Title: Scars
Author: Lynley Wayne
Cover Artist: Never Sleeps Studios
Publisher: MLR Press
Buy Link: Buy Link Scars
Genre: M/M Contemporary Romance
Length: 98,000 words
Rating: 3 out of 5 rating stars

A Guest Review by Raine

Summary Review: A long winded, sentimental but careful story of an ex soldier with PTSD finding unexpected love and far too much unexceptional sex.


Jace, an injured ex-soldier suffering from PTSD, saves Nathaniel, a nineteen-year-old street kid, from a beating. In doing so, he has no way of knowing that he will find his own salvation.

Jace came home from the war scarred in more ways than one. The physical scars that he carries are nothing compared to the mental ones. Struggling with PTSD, he has closed himself off from the rest of the world. The last thing that he ever thought to do was fall in love… Nathaniel has lived on the streets since he was thirteen. When he wakes up in a strange apartment after being badly beaten, he has no idea how he got there. Little does he know that his rescuer, the large man with scars crisscrossing his face, could hold the key to healing the scars that they both have.


From the title it’s not hard to guess the overall premise of this book. Jace has very bad physical scars, especially on his face and awful enough that people stare in the street or shops. In addition to this Jace is trying to cope with PTSD. His case is so bad, involving frequent debilitating nightmares and panic attacks, he is seeing his therapist everyday. He has cut himself off from his large close knit family as he struggles to come to terms with the after effects of his war.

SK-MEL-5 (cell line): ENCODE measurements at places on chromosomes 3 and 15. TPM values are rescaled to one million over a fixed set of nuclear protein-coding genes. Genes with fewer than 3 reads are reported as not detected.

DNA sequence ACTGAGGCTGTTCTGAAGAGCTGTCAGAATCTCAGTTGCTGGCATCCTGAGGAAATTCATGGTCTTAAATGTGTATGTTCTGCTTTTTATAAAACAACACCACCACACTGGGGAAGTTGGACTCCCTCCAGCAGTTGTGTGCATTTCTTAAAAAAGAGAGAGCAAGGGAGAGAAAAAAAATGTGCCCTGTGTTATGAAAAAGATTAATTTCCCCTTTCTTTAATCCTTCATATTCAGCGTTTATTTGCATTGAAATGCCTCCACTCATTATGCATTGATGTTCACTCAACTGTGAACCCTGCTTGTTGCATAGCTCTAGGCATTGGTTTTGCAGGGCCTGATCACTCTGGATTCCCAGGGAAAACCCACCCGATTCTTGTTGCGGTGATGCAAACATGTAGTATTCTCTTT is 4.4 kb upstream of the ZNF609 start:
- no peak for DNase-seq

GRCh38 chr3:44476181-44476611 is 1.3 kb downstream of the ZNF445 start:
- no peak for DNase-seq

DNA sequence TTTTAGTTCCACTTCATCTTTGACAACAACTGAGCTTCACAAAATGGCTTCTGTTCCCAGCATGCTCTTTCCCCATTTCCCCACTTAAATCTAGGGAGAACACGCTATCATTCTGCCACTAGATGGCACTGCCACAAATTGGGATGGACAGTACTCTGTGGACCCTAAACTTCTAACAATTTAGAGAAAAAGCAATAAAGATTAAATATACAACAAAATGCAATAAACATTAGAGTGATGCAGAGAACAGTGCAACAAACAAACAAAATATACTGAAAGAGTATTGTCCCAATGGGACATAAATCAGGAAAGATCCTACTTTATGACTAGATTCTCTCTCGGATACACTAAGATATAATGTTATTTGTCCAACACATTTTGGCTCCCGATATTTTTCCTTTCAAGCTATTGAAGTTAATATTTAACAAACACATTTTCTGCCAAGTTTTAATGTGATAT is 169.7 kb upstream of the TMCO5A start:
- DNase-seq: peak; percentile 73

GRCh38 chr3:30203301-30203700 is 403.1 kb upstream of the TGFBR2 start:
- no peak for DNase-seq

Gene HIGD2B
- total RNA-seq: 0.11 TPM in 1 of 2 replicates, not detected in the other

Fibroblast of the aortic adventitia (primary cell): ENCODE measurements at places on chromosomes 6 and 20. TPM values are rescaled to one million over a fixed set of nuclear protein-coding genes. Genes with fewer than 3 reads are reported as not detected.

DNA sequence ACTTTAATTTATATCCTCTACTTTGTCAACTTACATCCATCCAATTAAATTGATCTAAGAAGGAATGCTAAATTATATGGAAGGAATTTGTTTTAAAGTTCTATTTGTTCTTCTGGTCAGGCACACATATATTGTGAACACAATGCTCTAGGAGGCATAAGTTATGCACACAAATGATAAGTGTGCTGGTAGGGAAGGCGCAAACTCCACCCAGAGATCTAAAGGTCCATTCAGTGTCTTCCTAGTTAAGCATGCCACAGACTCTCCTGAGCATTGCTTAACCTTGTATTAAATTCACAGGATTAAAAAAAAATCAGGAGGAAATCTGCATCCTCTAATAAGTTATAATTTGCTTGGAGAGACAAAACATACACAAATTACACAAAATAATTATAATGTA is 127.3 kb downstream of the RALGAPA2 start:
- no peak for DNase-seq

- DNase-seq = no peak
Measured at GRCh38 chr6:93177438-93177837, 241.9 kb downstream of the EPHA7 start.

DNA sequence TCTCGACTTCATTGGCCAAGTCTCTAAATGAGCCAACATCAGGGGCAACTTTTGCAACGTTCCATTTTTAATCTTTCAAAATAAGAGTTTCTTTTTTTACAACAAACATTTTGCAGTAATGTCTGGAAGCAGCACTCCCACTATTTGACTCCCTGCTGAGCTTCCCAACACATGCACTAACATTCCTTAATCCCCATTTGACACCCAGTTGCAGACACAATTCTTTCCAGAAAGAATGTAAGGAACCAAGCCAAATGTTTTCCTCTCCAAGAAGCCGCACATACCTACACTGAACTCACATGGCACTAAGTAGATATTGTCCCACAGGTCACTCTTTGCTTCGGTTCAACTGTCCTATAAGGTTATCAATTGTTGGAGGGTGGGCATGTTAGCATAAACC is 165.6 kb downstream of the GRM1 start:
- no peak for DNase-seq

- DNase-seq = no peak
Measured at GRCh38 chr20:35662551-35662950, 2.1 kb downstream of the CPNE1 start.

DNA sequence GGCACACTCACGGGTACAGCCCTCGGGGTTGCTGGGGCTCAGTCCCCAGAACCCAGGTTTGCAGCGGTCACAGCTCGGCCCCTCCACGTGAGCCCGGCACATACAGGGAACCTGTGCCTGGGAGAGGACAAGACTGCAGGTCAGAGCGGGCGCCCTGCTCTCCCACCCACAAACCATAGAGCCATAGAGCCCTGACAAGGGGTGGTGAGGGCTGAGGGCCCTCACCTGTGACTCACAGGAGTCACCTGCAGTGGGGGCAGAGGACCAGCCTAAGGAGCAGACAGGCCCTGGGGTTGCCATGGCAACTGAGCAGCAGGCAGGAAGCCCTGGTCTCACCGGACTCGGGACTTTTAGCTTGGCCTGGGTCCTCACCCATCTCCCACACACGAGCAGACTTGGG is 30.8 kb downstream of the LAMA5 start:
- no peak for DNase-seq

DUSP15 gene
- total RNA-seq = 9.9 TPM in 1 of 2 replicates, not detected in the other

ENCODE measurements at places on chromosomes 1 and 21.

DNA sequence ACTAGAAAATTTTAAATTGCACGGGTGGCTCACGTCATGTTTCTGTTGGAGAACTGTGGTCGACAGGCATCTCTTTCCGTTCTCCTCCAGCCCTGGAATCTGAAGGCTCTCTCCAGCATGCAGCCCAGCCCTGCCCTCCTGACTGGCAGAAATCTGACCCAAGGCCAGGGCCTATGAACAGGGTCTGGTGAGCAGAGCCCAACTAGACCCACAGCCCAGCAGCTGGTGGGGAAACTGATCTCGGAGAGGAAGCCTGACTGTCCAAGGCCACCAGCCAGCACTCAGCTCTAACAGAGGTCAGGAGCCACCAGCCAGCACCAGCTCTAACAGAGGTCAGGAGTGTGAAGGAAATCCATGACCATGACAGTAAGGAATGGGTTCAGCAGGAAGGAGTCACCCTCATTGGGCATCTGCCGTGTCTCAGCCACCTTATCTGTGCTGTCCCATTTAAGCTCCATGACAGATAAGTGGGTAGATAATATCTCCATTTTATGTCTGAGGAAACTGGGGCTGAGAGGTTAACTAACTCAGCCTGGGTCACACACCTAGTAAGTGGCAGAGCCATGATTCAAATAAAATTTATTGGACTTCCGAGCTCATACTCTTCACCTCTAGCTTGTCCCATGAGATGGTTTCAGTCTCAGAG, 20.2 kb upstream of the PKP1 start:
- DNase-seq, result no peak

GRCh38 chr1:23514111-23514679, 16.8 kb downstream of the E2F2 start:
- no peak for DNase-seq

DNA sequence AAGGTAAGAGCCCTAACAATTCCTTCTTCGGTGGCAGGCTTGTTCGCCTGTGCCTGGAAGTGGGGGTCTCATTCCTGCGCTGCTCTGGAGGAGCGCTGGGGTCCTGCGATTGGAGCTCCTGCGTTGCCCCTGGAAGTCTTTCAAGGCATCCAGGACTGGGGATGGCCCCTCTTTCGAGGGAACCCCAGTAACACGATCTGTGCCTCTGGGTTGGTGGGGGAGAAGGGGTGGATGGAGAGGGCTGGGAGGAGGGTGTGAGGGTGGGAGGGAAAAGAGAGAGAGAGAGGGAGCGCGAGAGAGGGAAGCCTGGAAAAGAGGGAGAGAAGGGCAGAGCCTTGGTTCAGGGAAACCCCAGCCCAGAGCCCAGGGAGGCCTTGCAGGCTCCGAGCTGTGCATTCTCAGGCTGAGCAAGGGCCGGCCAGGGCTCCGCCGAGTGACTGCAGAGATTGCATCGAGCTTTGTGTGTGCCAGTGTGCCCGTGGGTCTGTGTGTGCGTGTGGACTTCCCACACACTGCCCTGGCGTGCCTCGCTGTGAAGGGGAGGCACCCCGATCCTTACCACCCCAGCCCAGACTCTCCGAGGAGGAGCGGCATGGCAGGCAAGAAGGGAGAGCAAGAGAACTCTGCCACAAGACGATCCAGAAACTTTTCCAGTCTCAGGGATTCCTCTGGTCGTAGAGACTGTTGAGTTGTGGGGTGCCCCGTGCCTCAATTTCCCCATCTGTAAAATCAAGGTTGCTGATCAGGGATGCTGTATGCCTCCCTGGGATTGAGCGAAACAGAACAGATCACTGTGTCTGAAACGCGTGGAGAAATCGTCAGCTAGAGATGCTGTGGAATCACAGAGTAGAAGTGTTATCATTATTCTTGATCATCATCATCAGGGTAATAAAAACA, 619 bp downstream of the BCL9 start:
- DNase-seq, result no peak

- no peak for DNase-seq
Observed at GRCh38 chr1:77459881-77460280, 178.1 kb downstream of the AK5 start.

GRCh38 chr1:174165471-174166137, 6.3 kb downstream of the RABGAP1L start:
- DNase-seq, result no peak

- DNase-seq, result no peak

After he rescues Nathanial from being beaten up his life improves. The guy’s attraction to each other happens relatively quickly and probably comes under the vague heading of OFY, as neither man seems to have any experience of homosexual love.

The writer treats the subject of PTSD with care in her book. It is not window dressing magically cured by medicinal cock. There is no easy solution for Jace and the attacks don’t necessarily ease off once his love life improves. Having said that while I did find the overall tone to the book to be worthy and well meaning it was also heavy handed. Everything was spelt out in careful detail, not only PTSD but also the guy’s enthusiastic new found delight in exploring gay sex. There was far too much unoriginal sex going on for me, every word felt familiar. On my second read through of the book I had to flip those pages. Too often I felt like the obligatory character who always says,  ‘ get a room ‘.

Although while as a character Nathanial is nothing if not nice, I found his back story to be unsubstantiated by his behaviour. Perhaps standing as an example of nature over nurture; for someone who has had no schooling since thirteen after a deprived childhood he was amazingly articulate. That said, contrarily, I liked the heroics of his enthusiastic speeches when Jace was faced with his confused and blustering father. I did like Jace’s large and boisterous family of big country men. Later in the book I also had problems with a fast developed sub plot, another element which pushed my belief a little more.

While Jace’s story showed good intent and was just interesting enough to hold my attention, the style here is quite laboured and without nuance. There was no salt to add savour to the dish.The language stays with the predictable and was often blandly sentimental. So this one was not really to my taste, but it was a decent treatment of a difficult subject.

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